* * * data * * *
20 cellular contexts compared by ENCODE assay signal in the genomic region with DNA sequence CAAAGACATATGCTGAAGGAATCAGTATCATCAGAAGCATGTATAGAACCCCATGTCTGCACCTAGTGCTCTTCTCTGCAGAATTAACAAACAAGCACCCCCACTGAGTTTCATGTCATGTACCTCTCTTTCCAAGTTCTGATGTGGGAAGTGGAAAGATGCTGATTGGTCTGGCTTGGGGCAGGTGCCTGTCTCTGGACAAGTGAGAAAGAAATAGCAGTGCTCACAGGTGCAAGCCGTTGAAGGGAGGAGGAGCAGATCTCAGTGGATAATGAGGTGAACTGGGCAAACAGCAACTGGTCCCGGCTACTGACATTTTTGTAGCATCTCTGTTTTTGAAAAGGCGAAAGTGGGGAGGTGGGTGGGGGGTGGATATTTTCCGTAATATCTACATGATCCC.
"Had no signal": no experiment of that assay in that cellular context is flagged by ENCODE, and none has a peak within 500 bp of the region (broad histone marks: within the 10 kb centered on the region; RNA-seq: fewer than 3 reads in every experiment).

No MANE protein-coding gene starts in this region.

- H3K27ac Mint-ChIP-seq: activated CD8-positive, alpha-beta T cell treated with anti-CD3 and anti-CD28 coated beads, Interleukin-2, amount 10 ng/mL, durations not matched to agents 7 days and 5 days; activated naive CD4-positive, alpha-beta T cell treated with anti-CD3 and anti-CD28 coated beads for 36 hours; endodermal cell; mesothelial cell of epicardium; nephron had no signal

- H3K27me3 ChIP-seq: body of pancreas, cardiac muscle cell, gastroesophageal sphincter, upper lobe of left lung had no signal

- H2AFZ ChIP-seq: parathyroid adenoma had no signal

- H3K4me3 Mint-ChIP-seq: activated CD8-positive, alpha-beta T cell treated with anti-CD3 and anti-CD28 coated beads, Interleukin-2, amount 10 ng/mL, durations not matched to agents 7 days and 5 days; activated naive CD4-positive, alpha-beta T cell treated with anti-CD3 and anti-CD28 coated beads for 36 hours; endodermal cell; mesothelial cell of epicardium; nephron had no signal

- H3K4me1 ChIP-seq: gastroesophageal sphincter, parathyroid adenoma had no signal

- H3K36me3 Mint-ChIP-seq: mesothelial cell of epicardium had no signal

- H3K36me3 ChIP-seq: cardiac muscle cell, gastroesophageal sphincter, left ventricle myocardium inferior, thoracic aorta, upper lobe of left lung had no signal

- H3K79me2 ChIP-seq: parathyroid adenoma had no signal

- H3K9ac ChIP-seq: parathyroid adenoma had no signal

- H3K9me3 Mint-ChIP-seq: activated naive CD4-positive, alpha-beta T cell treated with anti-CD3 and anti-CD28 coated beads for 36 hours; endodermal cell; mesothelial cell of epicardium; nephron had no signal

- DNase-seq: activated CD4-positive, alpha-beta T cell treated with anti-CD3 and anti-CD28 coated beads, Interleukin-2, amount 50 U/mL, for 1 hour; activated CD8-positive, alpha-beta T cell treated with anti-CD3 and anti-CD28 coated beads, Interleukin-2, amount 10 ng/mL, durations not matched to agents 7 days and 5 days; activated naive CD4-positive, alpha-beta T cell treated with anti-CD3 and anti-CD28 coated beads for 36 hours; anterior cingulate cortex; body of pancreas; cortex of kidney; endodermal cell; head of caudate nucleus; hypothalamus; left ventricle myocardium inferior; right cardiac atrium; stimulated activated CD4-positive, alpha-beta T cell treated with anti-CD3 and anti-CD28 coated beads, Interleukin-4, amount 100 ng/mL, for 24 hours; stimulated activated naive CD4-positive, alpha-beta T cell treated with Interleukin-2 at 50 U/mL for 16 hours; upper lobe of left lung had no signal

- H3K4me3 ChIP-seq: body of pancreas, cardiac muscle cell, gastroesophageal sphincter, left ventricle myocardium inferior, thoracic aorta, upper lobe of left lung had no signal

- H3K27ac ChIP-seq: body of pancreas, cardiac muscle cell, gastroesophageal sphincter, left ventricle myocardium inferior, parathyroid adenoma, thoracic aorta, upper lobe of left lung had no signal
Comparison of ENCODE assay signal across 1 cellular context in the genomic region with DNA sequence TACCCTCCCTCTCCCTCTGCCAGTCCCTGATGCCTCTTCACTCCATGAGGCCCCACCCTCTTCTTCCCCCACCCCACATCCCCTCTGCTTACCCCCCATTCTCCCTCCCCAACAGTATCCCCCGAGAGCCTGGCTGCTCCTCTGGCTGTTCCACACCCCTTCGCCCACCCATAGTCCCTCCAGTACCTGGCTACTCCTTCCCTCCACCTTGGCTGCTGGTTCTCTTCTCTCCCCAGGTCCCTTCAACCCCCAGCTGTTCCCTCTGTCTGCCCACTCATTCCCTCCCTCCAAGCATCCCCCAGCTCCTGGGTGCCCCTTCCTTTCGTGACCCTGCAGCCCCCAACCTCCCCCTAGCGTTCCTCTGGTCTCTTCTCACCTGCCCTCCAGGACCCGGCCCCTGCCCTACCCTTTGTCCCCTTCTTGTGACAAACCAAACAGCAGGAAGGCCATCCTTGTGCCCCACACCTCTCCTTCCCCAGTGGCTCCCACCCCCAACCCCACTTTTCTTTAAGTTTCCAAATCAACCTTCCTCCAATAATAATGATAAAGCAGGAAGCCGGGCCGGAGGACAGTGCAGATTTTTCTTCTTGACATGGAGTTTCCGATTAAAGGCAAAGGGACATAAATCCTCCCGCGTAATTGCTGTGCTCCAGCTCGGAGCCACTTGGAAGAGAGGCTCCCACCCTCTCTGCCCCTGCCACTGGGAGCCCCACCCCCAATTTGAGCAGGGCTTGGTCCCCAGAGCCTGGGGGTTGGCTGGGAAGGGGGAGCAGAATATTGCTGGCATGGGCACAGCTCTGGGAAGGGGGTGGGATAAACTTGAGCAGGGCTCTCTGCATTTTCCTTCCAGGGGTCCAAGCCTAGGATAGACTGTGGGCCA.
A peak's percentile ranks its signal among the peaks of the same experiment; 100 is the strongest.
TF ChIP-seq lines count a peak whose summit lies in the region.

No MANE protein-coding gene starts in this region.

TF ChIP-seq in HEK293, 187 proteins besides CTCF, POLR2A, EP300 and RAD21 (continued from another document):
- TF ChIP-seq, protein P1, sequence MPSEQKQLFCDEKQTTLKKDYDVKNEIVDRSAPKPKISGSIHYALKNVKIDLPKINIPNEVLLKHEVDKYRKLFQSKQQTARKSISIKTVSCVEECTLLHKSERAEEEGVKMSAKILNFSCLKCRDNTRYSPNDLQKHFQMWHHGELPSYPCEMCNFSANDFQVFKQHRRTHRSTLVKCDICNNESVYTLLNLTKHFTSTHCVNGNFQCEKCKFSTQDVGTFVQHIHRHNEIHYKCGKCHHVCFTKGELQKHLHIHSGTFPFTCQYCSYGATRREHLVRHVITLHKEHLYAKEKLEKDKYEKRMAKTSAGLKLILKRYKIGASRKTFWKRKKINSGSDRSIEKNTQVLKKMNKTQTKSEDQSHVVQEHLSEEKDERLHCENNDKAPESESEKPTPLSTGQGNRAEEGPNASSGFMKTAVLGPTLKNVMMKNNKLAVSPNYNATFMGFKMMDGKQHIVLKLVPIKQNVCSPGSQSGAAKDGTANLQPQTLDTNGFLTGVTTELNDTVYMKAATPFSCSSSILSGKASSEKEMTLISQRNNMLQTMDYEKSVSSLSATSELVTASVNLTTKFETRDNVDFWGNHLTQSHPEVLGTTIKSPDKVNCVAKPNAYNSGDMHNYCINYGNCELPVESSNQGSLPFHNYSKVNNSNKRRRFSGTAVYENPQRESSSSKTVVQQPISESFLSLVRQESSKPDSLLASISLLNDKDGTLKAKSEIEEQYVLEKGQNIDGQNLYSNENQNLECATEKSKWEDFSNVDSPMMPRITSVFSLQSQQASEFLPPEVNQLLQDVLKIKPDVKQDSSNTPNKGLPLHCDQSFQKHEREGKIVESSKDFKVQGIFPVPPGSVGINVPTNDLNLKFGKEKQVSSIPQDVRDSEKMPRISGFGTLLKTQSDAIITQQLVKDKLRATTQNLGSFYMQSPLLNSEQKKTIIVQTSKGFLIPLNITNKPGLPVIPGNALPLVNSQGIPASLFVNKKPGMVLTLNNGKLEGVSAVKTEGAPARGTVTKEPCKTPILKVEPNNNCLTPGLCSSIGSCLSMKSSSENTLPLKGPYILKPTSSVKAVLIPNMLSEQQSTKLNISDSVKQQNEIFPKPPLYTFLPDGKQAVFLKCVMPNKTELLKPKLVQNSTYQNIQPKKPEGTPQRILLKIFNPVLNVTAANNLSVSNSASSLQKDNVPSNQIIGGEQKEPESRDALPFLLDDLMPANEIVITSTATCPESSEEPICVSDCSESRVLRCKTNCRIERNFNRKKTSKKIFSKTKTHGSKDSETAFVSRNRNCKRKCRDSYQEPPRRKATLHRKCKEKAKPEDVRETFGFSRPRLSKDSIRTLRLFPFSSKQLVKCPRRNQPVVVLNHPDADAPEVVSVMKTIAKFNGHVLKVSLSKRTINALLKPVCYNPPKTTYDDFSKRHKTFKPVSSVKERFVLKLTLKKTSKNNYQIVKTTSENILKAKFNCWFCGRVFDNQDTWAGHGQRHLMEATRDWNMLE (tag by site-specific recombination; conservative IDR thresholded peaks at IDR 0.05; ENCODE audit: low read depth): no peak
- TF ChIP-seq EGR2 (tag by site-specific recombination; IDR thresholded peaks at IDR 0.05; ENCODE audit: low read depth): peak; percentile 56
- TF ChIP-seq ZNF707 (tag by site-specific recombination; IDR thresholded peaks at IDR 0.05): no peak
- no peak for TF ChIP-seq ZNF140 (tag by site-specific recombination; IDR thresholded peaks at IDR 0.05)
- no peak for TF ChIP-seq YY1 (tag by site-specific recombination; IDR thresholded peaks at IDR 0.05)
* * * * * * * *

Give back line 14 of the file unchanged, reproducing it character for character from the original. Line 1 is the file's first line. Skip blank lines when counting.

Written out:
- DNase-seq: activated CD4-positive, alpha-beta T cell treated with anti-CD3 and anti-CD28 coated beads, Interleukin-2, amount 50 U/mL, for 1 hour; activated CD8-positive, alpha-beta T cell treated with anti-CD3 and anti-CD28 coated beads, Interleukin-2, amount 10 ng/mL, durations not matched to agents 7 days and 5 days; activated naive CD4-positive, alpha-beta T cell treated with anti-CD3 and anti-CD28 coated beads for 36 hours; anterior cingulate cortex; body of pancreas; cortex of kidney; endodermal cell; head of caudate nucleus; hypothalamus; left ventricle myocardium inferior; right cardiac atrium; stimulated activated CD4-positive, alpha-beta T cell treated with anti-CD3 and anti-CD28 coated beads, Interleukin-4, amount 100 ng/mL, for 24 hours; stimulated activated naive CD4-positive, alpha-beta T cell treated with Interleukin-2 at 50 U/mL for 16 hours; upper lobe of left lung had no signal